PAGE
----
STORRS – A few members of the
It was as almost as if the media weren't in the room.
"I want to see a team that is focused and resolute," he said. "I want to see an aggressive, intense, tough team that gives great effort. I don't want to see a rigid, stuffy, decelerating group. I want to see animation. I want to hear animation. I want to see an energy coming off the individual players and collectively as a unit and collectively as a team that there's great joy in what they're doing, that it's truly a four-quarter celebration with this incredible investment. And that's what I would expect from the team. I'll be disappointed if I don't see that."
And with that, the first-year, 41-year-old head coach left the podium.
Ah, yes, the season is right around the corner, actually down the street for the
The Huskies will be trying to turn the tide following a 3-9 season, but a season that ended with three straight wins.
"It was great how we ended," quarterback Casey Cochran said. "This is a new season, and we're focused on what's in front of us right now."
If you haven't noticed by now the players don't discuss the past anymore and that's by design. There's a new staff in town, a new beginning, new attitude and a new commitment to creating a culture of winning on the field and off.
BYU, a traditional power, will be a test that allows all to see where the Huskies are after nine months under Diaco.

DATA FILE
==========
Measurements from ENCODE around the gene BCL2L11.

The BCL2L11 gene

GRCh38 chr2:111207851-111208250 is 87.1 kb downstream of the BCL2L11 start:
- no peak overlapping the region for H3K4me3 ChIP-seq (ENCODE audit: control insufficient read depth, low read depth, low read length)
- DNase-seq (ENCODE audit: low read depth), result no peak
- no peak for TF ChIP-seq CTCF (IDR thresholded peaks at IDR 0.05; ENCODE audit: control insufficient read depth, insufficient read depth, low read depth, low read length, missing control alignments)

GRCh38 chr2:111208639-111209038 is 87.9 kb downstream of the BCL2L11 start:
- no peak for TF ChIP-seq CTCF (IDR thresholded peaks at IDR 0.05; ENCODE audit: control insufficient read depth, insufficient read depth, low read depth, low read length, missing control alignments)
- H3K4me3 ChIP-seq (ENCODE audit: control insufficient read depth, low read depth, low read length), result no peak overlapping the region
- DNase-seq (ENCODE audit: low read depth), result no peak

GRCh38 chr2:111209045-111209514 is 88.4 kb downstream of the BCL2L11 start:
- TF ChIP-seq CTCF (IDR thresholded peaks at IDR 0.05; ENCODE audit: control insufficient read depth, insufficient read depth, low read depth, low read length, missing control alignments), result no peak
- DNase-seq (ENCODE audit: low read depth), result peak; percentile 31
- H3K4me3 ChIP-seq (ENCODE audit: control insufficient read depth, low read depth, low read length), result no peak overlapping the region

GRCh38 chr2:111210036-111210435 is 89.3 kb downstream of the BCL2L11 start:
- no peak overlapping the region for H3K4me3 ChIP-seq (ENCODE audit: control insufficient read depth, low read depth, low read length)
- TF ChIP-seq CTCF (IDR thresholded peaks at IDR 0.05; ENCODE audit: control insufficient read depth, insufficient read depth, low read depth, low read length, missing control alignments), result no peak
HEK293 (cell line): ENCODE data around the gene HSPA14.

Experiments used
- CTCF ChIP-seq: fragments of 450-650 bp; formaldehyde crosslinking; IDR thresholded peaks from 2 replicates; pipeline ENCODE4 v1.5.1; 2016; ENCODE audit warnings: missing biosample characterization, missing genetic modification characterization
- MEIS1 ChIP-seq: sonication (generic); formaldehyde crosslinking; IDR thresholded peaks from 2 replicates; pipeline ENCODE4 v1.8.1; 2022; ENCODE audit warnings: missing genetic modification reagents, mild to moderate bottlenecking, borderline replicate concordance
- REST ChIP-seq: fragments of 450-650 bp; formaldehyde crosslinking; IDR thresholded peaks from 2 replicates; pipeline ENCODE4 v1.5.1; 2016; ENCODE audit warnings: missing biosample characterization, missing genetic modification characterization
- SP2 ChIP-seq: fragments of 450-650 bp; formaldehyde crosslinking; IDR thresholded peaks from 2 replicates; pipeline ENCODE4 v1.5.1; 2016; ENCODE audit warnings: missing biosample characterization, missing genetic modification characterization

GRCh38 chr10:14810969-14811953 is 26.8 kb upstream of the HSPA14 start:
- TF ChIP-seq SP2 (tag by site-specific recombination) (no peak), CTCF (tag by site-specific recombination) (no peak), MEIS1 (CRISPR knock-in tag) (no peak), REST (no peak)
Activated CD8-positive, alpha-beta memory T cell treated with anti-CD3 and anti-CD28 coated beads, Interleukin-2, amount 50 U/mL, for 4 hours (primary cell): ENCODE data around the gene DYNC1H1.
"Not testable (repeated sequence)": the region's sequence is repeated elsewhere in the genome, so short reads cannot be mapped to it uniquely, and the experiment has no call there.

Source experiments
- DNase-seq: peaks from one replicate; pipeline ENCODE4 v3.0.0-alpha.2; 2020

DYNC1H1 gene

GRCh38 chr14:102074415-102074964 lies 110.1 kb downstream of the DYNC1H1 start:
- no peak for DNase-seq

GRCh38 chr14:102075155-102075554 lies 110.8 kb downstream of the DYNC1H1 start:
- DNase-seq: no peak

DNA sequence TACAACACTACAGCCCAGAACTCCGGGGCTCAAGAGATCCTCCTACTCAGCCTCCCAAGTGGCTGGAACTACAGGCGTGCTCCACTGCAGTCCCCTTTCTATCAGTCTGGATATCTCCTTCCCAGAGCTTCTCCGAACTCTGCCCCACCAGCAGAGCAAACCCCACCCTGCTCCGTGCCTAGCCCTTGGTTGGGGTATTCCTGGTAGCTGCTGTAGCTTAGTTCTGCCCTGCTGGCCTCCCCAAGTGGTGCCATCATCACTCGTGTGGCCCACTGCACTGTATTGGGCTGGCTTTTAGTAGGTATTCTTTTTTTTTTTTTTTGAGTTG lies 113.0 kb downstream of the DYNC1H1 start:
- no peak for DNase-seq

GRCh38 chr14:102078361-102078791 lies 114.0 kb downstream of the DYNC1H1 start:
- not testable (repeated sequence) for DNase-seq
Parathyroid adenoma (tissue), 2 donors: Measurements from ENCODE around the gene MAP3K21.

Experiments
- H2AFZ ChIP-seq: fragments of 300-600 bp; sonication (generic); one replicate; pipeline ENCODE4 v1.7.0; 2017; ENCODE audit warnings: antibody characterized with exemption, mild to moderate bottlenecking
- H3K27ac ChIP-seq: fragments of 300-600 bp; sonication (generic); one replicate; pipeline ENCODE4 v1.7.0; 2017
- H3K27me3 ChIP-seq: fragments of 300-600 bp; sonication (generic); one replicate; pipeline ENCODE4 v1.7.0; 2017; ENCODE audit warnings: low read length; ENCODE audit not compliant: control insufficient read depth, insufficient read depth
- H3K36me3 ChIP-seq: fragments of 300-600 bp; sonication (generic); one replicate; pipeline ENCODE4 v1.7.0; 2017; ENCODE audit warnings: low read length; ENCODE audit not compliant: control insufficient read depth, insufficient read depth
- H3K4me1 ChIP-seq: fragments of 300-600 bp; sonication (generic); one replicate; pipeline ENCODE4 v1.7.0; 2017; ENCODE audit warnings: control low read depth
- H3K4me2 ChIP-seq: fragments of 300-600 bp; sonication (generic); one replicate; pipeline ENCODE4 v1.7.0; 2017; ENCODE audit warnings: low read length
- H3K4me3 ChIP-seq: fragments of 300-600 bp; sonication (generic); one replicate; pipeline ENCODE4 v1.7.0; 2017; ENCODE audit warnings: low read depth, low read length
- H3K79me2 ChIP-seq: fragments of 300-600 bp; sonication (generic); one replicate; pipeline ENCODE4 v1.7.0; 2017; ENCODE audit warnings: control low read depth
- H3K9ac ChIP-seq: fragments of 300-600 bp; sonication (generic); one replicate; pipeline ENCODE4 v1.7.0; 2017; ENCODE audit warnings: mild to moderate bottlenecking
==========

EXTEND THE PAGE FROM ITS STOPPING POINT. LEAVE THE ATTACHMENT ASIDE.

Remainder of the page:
The Cougars are led by junior quarterback Taysom Hill, a Heisman candidate who threw for 2,983 yards, rushed for 1,344 and accounted for 29 touchdowns last season. But they will be without leading rusher Jamaal Williams (one game suspension for violation of team rules). He rushed for 1,233 yards last year. Still, the backfield is deep, as is the receiving corps.
The Cougars averaged 30 points a game last year, but only put up 13 and lost by 10 at Notre Dame last season when Diaco was the defensive coordinator.
The Cougars, winners of at least eight games in all but two seasons (2005, 2010) since coach Bronco Mendenhall came aboard 10 years ago, might see some of the same scheme.
BYU does offer UConn an opportunity.
"A big-time team like BYU coming into the Rent, Friday night, ESPN, there's no bigger stage," tight end Sean McQuillan said. "I think that's exactly what this team needs. It needs to be under that kind of pressure, and I think we're going to elevate our play for that."
The Huskies are no strangers to having traditional powers come into their building.
Michigan came to
"The Michigan game was a tough one last year but when you're in a scenario like this and you shoot yourself in the foot a few times it always bites you," McQuillan said. "When you're playing a great team like BYU, you have to eliminate those things. It could be just one small thing, the difference between winning and losing. That's what we've been focusing on, the little details, doing all the little things right. If we can put that into a four-quarter game I think we're going to like the outcome."
Losing Spoils Dinner
Diaco understands what the fans go through after a loss.
"Dinner that night tastes horrible," Diaco said. "There's just silence in the car on the ride home. Nobody's got the radio on. You don't want that kind of environment. What you want is for people to leave the stadium ... they're walking out of the game talking about 'What about that play? What about this play? What about this player? and wow, that was really something,' and they talk about it the whole ride home — and dinner tastes great.